The shirt placket is located at centre-front of a mens dress shirt.
Plackets are almost always made of more than one layer of fabric, and often have interfacing in between the fabric layers to give support and strength to the placket fabric because the placket and the fasteners on it are often subjected to stress when the garment is worn.
The two sides of the placket often overlap to protect the wearer from fasteners rubbing against their skin and to hide underlying clothing or undergarments.
The front style is determined by your choice of placket, which is the fabric edge of the left front panel with the button holes on it. The standard placket is a strip of fabric raised off the mens dress shirt front with stitches down each side; this is what most casual shirts and many dress shirts have standard.
Material of the shirt folded to the outside (sometimes a seperate piece attached). Range in size from 1" wide to 2" wide with 1.5" being most common. Two rows of top to hem stitching are present, commonly 1/4" in from each edge. Stitching inset ranges from none (edge) to 1/2". Usually made with very light interlining.
Placket front shirt line diagram
Material of shirt folded to the underside. No stitches show but should be present on the underside. Cheaper shirts of this kind use the selvedge rather than stitched interlining.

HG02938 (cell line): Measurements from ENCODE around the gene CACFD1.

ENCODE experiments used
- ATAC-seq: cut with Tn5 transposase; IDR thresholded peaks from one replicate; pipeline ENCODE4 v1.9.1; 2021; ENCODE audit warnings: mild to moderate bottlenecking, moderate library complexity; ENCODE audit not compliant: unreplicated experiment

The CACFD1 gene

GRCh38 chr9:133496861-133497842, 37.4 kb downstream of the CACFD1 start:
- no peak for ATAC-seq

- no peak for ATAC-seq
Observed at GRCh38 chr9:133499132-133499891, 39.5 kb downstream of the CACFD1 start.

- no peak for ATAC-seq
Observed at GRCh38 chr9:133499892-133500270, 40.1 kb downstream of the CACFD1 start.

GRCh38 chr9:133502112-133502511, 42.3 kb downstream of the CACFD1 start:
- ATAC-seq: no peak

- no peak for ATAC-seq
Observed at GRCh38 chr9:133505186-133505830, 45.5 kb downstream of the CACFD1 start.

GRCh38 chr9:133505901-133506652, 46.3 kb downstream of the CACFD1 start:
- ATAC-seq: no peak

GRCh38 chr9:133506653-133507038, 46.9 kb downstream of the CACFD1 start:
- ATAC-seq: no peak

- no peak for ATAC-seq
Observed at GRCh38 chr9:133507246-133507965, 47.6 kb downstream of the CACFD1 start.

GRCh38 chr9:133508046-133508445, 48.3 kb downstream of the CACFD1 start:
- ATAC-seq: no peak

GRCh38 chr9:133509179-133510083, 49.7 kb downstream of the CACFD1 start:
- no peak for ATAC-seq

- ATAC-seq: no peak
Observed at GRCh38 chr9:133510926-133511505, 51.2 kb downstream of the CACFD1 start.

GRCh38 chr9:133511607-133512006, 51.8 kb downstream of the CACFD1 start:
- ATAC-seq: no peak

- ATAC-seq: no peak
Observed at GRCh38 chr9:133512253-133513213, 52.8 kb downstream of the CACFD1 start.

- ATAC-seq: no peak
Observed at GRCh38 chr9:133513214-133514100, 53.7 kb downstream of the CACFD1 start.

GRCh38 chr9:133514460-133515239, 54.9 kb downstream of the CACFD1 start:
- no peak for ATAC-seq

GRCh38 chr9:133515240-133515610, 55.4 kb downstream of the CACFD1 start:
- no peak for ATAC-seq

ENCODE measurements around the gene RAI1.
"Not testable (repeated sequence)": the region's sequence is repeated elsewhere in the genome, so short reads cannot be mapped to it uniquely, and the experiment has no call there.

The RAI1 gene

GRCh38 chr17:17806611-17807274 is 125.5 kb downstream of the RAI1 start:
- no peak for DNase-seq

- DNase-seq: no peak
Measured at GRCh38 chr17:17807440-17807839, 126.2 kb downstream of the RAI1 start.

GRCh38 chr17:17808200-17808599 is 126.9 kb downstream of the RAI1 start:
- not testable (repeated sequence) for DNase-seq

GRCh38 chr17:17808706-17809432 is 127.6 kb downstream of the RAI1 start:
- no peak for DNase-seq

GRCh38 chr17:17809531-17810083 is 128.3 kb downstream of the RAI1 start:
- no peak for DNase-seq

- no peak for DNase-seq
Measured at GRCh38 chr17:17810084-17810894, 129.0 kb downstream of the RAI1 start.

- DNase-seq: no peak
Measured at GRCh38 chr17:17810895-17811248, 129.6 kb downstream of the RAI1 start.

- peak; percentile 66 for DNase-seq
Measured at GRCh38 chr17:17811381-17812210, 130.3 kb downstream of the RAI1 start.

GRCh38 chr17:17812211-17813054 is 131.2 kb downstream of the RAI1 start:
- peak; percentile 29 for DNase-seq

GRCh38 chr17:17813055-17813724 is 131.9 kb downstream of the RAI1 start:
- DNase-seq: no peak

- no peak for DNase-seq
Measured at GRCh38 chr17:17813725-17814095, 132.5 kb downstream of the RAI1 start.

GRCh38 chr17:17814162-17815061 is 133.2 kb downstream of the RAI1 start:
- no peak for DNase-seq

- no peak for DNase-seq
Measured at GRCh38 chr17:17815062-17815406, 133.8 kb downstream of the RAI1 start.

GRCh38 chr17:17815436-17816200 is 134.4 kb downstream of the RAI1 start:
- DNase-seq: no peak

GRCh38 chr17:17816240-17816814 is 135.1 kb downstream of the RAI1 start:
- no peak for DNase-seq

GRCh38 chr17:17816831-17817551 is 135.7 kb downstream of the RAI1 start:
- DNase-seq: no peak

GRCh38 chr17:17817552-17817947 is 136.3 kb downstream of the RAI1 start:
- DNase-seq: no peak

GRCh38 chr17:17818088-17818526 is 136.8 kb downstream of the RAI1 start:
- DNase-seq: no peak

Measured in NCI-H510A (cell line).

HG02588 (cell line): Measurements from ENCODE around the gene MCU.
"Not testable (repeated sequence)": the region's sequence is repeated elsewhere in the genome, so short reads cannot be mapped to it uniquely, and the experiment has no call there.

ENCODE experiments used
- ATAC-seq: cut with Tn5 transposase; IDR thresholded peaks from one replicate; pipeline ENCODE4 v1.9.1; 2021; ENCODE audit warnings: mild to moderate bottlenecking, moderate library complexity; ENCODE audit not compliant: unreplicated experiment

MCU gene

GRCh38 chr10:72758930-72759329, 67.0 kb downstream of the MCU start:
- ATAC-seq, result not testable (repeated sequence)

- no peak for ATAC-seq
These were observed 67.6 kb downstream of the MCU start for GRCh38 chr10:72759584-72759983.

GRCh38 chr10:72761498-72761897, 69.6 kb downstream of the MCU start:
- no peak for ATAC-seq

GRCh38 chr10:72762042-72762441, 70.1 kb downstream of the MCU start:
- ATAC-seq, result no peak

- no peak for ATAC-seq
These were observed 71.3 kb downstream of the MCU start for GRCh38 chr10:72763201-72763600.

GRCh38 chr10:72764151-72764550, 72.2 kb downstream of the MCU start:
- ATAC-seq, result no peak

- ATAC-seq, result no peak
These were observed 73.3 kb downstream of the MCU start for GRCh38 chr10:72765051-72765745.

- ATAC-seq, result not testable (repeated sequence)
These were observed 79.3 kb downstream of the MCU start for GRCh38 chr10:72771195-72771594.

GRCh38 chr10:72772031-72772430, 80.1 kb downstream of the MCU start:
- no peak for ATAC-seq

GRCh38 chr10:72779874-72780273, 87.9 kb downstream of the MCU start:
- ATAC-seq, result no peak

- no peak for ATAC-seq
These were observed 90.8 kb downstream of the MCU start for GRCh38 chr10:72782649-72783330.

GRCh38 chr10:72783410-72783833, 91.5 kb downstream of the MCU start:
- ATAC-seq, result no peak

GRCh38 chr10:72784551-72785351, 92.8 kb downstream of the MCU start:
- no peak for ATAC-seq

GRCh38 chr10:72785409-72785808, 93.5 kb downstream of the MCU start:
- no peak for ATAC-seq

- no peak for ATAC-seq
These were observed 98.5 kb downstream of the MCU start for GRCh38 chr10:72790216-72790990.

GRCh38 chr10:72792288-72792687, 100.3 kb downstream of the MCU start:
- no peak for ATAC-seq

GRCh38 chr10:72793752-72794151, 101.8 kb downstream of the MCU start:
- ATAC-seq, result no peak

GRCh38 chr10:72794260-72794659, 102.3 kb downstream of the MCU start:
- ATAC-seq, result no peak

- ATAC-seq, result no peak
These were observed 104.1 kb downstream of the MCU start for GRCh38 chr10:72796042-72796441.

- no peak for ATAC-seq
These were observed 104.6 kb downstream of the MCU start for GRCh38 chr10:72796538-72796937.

Plain placket front shirt
In the more modern plain (French) placket, the edge of the shirt front is folded over to create a creased edge and held together by the button holes. This cleaner, plain front gives shirts a simple look. As that simplicity tends towards formality, this front style is considered dressier than the standard placket.
Placket Front or French Front with an extra strip behind the center for the buttonholes. Buttons are concealed behind the front center. Another but rarely seen front style is the covered placket. Here the fold is designed to cover the shirts buttons entirely. Rarely seen on off the rack shirts, this front style is geared towards dandies and should not be worn by those looking to blend in.
Fly front placket shirt
Line Diagram of fly front shirt for better understanding
Many tuxedos have a fly front as shown in the picture below
Fly front placket on a tuxedo shirt
Because there is often a great deal of stress at a garment opening, a placket is typically reinforced. Garment reinforcement is very important because it ensures that a garment stays securely attached to the wearer and that it will not rip or tear. The closure of a garment is a particularly high stress area, since it is often pulled and twisted against the grain of the fabric. Typically, stiff interfacing is sewn inside a placket in this case to ensure that it will hold up to hard use while retaining its shape.
For people who are curious about word origins, "placket" comes from the Old French plaquer, which means "to lay on," and it is not related to "plaque," although the two words do sound similar. A placket is always installed at the time of sewing, as it is an integral part of a garment. While it is possible to add a concealing flap to a garment later, it is difficult to make the new shirt placket blend seamlessly with the garment, which defeats the point of a shirt placket from the point of view of many designers.